Nowadays however, computers have become "fast enough" -- they are lasting longer and longer. More importantly, people actually saw a benefit in upgrading to Windows 95, 98 and XP. Conversely, there haven't been huge selling points to upgrade to Windows 7 or 8.x for the average casual computer user. Microsoft is ending Windows XP support on April 8th, so it wants consumers to upgrade. In a potentially desperate move, the company announces that it will buy your old, dust-filled XP machine for $100 -- a crisp Benjamin.
Just a few days ago, Mozilla announced that it would not bother releasing a modern version of Firefox for Windows 8.x -- this in spite of the fact that a team of developers have been working on it for over a year. It seems that the company behind the famous foxy browser regards the modern interface with just about as much disdain as everyone else. So much contempt, in fact, that it can't even bring itself to use the proper terminology: "I know [Metro is] not what Microsoft calls it anymore, but it remains how we talk about it in Mozilla", sneers Johnathan Nightingale, Vice President of Firefox.
Despite acknowledging that Mozilla is no longer "tiny" (far from it, really), Nightingale says that the company needs to focus its attention on those projects that will have the most impact. According to StatCounter, Firefox still manages to grab over 20 percent of the desktop browser market, dropping very slightly to just over 19 percent once tablets are factored in. But moving forward, there will simply be no more work carried out on the modern version of the browser. It is being abandoned like the runt of a litter.
The hatred of Modern UI and its associated Start Screen is well documented. Many users dislike the full-screen Windows apps, stating they are less productive with them. There can be truth to that -- working with multiple open programs and apps simultaneously can be problematic. Not to mention, there are very few apps compared to legacy programs. Some users may feel that if they cannot go "all in" on Modern UI, they don't want to use it at all.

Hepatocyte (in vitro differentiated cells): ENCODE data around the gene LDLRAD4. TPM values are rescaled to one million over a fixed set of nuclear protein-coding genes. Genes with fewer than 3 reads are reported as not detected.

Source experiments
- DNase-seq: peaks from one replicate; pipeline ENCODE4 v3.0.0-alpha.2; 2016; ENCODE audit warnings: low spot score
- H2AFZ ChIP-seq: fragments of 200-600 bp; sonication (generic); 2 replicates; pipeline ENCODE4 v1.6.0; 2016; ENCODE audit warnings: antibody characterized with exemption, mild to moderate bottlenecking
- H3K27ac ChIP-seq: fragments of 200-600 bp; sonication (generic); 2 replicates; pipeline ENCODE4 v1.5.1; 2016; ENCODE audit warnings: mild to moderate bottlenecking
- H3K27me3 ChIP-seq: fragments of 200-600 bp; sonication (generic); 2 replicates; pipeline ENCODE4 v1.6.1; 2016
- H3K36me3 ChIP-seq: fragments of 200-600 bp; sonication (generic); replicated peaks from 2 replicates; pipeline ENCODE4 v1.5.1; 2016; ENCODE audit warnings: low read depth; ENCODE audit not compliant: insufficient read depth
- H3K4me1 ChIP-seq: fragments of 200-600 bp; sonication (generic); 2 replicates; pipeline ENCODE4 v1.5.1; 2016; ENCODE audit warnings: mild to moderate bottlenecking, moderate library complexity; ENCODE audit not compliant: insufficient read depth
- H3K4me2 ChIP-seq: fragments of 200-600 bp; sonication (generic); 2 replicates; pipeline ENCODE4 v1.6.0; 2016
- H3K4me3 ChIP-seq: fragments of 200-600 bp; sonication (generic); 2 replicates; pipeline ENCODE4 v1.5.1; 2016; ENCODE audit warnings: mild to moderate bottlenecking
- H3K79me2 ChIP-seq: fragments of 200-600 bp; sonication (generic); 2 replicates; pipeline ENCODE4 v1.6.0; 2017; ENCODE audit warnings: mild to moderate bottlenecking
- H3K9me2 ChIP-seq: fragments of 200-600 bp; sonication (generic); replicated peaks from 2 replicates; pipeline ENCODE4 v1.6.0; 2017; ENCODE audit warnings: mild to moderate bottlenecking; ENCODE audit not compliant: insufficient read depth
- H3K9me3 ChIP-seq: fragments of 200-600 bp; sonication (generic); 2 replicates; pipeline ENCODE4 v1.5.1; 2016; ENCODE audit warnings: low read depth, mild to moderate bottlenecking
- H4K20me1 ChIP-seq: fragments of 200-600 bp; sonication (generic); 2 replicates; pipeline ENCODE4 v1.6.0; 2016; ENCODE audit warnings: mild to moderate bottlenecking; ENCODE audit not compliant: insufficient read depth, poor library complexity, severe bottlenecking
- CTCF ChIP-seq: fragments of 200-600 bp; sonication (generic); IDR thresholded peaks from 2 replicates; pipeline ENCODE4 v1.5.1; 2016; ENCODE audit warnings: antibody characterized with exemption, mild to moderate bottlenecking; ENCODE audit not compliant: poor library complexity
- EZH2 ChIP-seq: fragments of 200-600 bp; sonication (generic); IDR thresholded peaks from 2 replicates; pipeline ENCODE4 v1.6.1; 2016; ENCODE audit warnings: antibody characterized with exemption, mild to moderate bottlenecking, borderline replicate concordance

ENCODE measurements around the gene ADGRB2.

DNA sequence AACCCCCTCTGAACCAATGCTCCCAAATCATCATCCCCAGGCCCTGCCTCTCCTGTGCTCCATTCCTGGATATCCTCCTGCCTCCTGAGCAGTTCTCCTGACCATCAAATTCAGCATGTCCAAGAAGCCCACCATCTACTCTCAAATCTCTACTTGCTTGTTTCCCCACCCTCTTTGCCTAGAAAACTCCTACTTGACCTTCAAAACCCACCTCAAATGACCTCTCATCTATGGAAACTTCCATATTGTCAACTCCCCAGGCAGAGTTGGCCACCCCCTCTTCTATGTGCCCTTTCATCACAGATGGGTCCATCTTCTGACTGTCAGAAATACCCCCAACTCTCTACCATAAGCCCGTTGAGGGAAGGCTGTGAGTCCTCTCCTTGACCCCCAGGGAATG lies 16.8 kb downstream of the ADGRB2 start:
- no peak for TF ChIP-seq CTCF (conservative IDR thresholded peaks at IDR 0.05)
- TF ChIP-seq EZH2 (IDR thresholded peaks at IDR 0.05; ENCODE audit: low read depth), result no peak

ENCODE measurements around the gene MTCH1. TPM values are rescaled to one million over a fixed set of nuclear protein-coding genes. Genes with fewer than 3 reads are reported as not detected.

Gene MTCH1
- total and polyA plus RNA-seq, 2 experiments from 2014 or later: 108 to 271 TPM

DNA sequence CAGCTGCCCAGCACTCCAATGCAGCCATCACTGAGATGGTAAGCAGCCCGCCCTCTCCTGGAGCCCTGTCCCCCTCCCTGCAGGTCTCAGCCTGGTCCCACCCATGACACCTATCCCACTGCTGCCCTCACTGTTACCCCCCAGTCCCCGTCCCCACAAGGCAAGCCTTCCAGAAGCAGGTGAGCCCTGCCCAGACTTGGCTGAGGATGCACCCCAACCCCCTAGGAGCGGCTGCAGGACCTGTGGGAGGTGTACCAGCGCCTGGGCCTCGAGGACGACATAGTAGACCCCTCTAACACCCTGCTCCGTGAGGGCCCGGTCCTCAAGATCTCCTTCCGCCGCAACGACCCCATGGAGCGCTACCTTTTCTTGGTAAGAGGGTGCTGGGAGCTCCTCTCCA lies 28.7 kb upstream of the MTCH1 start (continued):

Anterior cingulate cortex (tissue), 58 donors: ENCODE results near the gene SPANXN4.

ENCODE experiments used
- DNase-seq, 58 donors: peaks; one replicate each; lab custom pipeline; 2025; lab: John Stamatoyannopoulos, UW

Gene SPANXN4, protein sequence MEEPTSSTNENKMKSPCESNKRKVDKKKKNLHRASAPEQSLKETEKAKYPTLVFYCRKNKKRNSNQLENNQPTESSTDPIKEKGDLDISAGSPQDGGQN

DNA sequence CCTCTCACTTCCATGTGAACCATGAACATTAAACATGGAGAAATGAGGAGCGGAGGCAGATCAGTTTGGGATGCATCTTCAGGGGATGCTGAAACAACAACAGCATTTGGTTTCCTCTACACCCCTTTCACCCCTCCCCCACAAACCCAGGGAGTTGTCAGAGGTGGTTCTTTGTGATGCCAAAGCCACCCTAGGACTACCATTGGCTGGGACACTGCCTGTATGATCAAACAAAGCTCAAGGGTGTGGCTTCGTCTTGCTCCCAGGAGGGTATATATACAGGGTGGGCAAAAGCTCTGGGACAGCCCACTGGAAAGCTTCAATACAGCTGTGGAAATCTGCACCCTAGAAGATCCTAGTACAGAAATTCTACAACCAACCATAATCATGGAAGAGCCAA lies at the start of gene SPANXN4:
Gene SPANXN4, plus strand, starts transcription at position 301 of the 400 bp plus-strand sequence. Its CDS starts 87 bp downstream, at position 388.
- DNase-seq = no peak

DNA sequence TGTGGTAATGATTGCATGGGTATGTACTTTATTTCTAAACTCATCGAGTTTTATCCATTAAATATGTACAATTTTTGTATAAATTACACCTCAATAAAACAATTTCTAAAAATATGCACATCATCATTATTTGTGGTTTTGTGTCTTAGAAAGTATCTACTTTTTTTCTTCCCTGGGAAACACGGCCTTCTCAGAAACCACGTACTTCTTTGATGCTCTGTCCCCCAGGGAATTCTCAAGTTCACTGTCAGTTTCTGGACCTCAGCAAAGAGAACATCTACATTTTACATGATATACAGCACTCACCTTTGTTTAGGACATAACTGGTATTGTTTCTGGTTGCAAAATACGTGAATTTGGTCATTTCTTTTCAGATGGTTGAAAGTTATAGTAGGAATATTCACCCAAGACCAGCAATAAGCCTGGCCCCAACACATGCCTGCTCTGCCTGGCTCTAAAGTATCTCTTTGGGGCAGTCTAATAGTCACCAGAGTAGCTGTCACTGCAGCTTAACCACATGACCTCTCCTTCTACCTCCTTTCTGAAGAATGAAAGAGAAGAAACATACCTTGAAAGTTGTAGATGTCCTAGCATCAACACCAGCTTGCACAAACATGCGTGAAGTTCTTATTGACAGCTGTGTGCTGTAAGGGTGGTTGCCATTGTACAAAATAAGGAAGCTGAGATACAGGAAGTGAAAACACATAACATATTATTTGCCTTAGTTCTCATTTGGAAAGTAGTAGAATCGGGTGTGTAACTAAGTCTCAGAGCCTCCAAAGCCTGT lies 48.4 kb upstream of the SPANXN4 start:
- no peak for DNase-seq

It is hard to blame developers for not embracing Modern UI -- Microsoft hasn't even done so with Office. One notable app that has been conspicuously absent, is Firefox. Mozilla developers have been working on it, but a final, stable version never came to fruition. Sadly, Mozilla announces that it is cancelling the project, dealing Microsoft's Windows 8.x a significant blow.
Whatever your reasons for switching to Windows 8.1 -- be it finally upgrading from XP, or the arrival of a new PC at home or work -- you’ll find "New Windows" a slightly alien place at first. You can action various changes to make it more like the OS you’re used to (boot to desktop -- soon to be the default -- and switching to the All Apps view are great first moves), but if you want a proper Start button and menu, you’ll need third-party help. Fortunately there are plenty of great choices available, including some excellent free programs like Classic Shell and IObit StartMenu 8.
Seasoned Windows 8.x users might sneer at you for "going back to the old ways", but there’s no question that if you use a keyboard and mouse and have limited interest in the Modern UI, a "real" Start button and menu can do wonders for your productivity. Here are our top 14 recommendations -- free and paid.
Windows 8.1 Update. Windows 8.1 Update 1. Windows Feature Pack. Windows 8.1 Service Pack 1. Call it what you will, the big update to Windows 8.1 is just around the corner and it promises much. Or at least it did. It was revealed yesterday that it was possible to get hold of the update ahead of schedule with a quick and simple registry edit -- or by downloading the necessary files from the numerous mirrors that quickly sprang up -- and it appears that this is final code; the RTM version that will hit Windows Update for the masses very soon. Was it worth the wait?